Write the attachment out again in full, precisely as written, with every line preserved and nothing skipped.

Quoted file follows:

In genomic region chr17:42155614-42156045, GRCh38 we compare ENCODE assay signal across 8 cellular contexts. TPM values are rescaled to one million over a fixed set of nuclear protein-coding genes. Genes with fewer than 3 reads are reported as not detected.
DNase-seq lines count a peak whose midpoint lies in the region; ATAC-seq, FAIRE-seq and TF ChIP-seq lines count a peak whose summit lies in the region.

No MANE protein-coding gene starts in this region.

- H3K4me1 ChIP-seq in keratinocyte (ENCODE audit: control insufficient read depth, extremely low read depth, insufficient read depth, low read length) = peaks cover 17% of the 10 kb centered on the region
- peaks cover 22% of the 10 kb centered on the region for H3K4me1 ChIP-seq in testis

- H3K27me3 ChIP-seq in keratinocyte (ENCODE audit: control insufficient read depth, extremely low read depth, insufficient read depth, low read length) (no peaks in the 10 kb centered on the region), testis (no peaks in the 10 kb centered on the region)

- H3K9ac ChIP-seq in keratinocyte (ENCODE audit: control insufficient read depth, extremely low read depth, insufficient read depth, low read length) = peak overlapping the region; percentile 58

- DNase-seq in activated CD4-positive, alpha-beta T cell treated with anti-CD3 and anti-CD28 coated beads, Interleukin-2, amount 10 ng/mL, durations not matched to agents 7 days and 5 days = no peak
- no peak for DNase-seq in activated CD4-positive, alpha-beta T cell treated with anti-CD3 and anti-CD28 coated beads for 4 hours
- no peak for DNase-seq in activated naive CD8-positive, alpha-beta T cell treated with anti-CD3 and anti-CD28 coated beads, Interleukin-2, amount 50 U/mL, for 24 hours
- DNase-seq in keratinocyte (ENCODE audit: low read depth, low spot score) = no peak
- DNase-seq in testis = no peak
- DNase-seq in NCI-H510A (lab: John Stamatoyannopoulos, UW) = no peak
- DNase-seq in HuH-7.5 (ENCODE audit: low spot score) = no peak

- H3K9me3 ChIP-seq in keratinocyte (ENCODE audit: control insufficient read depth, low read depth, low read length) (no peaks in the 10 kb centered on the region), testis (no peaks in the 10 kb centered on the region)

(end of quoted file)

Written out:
In genomic region chr17:42155614-42156045, GRCh38 we compare ENCODE assay signal across 8 cellular contexts. TPM values are rescaled to one million over a fixed set of nuclear protein-coding genes. Genes with fewer than 3 reads are reported as not detected.
DNase-seq lines count a peak whose midpoint lies in the region; ATAC-seq, FAIRE-seq and TF ChIP-seq lines count a peak whose summit lies in the region.

No MANE protein-coding gene starts in this region.

- H3K4me1 ChIP-seq in keratinocyte (ENCODE audit: control insufficient read depth, extremely low read depth, insufficient read depth, low read length) = peaks cover 17% of the 10 kb centered on the region
- peaks cover 22% of the 10 kb centered on the region for H3K4me1 ChIP-seq in testis

- H3K27me3 ChIP-seq in keratinocyte (ENCODE audit: control insufficient read depth, extremely low read depth, insufficient read depth, low read length) (no peaks in the 10 kb centered on the region), testis (no peaks in the 10 kb centered on the region)

- H3K9ac ChIP-seq in keratinocyte (ENCODE audit: control insufficient read depth, extremely low read depth, insufficient read depth, low read length) = peak overlapping the region; percentile 58

- DNase-seq in activated CD4-positive, alpha-beta T cell treated with anti-CD3 and anti-CD28 coated beads, Interleukin-2, amount 10 ng/mL, durations not matched to agents 7 days and 5 days = no peak
- no peak for DNase-seq in activated CD4-positive, alpha-beta T cell treated with anti-CD3 and anti-CD28 coated beads for 4 hours
- no peak for DNase-seq in activated naive CD8-positive, alpha-beta T cell treated with anti-CD3 and anti-CD28 coated beads, Interleukin-2, amount 50 U/mL, for 24 hours
- DNase-seq in keratinocyte (ENCODE audit: low read depth, low spot score) = no peak
- DNase-seq in testis = no peak
- DNase-seq in NCI-H510A (lab: John Stamatoyannopoulos, UW) = no peak
- DNase-seq in HuH-7.5 (ENCODE audit: low spot score) = no peak

- H3K9me3 ChIP-seq in keratinocyte (ENCODE audit: control insufficient read depth, low read depth, low read length) (no peaks in the 10 kb centered on the region), testis (no peaks in the 10 kb centered on the region)